Newton and the Counterfeiter, Paperback Book
4.5 out of 5 (1 rating)


Already famous throughout Europe for his theories of planetary motion and gravity, Isaac Newton decided to take on the job of running the Royal Mint. And there, Newton became drawn into a battle with William Chaloner, the most skilful of counterfeiters, a man who not only got away with faking His Majesty's coins (a crime that the law equated with treason), but was trying to take over the Mint itself.

But Chaloner had no idea who he was taking on. Newton pursued his enemy with the cold, implacable logic that he brought to his scientific research.

Set against the backdrop of early eighteenth-century London with its sewers running down the middle of the streets, its fetid rivers, its packed houses, smoke and fog, its industries and its great port, this dark tale of obsession and revenge transforms our image of Britain's greatest scientist.


  • Format: Paperback
  • Pages: 336 pages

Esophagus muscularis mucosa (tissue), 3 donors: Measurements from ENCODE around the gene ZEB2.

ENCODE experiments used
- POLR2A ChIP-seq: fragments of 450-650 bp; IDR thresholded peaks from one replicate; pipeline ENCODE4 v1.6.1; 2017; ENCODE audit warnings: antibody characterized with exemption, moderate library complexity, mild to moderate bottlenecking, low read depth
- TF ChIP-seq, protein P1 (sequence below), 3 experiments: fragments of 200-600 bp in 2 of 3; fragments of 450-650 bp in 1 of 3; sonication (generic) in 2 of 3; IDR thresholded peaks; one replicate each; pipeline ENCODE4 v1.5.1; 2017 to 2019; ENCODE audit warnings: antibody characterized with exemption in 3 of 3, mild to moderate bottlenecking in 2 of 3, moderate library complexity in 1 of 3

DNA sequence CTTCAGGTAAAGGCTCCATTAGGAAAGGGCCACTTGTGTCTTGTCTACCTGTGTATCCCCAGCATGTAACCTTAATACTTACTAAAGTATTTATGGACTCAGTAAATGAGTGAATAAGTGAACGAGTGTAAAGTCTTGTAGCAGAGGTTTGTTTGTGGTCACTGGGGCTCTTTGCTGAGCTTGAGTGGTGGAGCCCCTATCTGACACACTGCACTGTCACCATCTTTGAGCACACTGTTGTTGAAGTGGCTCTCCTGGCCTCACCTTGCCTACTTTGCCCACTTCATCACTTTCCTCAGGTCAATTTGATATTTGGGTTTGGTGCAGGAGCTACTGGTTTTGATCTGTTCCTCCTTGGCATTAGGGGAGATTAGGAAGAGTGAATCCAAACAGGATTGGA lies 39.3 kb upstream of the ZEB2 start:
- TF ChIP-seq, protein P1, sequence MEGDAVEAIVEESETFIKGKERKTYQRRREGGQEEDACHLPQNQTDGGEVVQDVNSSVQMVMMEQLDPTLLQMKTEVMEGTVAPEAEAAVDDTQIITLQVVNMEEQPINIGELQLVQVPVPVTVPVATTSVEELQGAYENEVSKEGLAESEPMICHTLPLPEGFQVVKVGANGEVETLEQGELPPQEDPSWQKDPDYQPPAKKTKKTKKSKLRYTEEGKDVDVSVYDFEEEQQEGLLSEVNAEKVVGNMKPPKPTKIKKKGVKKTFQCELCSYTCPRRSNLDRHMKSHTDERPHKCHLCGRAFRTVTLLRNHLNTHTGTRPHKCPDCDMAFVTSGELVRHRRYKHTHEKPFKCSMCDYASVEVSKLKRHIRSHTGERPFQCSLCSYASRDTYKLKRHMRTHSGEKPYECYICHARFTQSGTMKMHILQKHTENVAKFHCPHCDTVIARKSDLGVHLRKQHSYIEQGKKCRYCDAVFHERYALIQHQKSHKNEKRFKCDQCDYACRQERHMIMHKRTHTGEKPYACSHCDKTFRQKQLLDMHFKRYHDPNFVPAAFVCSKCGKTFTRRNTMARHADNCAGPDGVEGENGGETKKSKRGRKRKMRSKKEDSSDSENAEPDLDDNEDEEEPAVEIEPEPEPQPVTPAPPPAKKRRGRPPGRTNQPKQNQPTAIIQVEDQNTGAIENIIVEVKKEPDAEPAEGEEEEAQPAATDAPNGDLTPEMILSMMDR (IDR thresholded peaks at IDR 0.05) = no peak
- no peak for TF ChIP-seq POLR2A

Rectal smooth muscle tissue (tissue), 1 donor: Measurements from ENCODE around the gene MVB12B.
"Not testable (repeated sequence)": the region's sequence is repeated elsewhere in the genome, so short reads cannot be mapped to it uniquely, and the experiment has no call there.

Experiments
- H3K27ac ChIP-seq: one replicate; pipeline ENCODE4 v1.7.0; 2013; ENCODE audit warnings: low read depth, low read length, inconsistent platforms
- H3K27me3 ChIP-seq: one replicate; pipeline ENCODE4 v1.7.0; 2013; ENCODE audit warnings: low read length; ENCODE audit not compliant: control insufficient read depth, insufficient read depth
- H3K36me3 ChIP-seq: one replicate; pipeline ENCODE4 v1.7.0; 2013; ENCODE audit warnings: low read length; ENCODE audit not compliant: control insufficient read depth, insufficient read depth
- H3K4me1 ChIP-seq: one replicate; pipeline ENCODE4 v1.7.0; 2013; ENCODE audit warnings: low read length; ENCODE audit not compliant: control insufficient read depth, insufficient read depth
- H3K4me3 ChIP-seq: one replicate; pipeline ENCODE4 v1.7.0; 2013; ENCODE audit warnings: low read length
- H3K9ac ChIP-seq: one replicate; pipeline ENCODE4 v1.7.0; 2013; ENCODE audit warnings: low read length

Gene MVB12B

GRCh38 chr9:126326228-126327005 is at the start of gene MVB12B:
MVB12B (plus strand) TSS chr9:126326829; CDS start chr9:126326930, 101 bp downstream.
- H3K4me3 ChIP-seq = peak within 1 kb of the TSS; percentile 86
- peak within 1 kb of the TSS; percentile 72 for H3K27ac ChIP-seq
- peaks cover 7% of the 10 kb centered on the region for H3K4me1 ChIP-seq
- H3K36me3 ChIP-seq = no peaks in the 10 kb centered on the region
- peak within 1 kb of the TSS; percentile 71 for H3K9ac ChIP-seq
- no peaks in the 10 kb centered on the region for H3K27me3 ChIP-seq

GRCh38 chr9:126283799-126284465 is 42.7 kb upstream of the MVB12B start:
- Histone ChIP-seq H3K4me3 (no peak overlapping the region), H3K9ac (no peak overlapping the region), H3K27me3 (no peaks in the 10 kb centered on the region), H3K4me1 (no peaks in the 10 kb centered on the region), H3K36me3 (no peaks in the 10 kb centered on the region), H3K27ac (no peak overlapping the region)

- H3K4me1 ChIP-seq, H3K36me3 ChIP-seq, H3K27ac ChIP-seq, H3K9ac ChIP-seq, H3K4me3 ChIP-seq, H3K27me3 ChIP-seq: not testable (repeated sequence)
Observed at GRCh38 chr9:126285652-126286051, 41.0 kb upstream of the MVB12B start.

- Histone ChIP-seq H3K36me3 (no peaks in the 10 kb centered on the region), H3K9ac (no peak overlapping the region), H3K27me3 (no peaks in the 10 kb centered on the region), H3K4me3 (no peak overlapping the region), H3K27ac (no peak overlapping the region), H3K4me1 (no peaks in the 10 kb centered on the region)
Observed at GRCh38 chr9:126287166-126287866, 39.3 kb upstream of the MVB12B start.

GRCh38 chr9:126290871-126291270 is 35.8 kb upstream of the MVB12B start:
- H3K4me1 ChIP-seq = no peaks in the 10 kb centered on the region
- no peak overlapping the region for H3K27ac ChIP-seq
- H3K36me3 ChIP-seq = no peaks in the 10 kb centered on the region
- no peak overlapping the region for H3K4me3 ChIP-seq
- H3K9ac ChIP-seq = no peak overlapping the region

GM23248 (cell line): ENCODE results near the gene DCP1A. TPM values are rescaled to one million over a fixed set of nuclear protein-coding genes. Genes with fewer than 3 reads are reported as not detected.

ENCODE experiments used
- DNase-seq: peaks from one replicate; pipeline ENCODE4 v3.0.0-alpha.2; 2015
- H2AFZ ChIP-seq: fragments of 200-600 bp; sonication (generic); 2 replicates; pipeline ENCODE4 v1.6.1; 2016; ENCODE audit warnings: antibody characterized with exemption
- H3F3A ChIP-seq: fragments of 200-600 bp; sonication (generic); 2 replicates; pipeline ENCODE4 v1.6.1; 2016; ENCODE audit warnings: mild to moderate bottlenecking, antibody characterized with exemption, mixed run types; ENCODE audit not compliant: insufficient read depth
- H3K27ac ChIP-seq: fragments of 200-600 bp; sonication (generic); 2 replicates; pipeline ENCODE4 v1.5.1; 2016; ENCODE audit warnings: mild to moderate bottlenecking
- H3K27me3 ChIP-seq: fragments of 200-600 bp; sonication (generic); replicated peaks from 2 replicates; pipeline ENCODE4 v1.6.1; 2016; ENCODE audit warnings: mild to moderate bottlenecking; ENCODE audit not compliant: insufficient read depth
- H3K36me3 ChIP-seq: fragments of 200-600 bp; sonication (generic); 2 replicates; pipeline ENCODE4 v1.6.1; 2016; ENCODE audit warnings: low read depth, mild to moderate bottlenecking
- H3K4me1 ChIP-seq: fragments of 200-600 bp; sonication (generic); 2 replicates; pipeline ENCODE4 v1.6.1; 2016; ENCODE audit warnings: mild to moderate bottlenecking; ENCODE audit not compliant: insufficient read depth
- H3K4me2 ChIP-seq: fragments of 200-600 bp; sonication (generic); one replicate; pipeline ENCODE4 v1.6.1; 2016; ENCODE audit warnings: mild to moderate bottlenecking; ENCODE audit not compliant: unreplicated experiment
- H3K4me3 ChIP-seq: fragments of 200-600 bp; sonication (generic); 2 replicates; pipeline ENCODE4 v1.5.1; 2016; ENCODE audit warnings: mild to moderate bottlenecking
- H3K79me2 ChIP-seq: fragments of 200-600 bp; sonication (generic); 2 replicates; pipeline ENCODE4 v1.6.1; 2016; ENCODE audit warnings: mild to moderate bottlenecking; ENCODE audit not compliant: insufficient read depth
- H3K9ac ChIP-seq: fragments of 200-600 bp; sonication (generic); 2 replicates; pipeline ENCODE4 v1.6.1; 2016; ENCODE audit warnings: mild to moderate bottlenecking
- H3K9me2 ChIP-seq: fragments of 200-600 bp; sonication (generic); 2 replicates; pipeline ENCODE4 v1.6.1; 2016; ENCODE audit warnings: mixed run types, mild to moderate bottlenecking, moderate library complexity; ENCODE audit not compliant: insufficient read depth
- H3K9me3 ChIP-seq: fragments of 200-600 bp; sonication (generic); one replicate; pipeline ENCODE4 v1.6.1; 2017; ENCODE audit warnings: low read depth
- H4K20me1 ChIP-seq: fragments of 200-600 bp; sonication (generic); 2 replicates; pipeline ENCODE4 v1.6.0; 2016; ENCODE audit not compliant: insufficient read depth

• Publisher: Faber & Faber
  • Publication Date:
  • Category: British & Irish history
  • ISBN: 9780571229932

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Newton was of course one of the greatest minds in human history. His discoveries about gravity and thermodynamics still influence our lives greatly today. But most would not know that in his later years, Newton took on a much more prosaic job, reforming England's shambolic currency and tracking down the coiners and counterfeiters who were threatening to bankrupt the country. As Warden of the Royal Mint, Newton brought his vast, cool intellect to the ruthless pursuit of counterfeiters, in particular, one William Chaloner, whose genius for creating fake currency and his cleverness in avoiding conviction bespoke a man with sufficient wit and intelligence to confound even one of the greatest intellects of all time. However, Newton ruthlessly and determinedly wore Chaloner down until eventually he had him in the dock facing a certain death sentence without a legal leg to stand on. This is a great story of sheer intellect versus criminal cunning, it rounds out the picture of Newton for those who can only visualize him as an absent-minded professor sitting under an apple tree.

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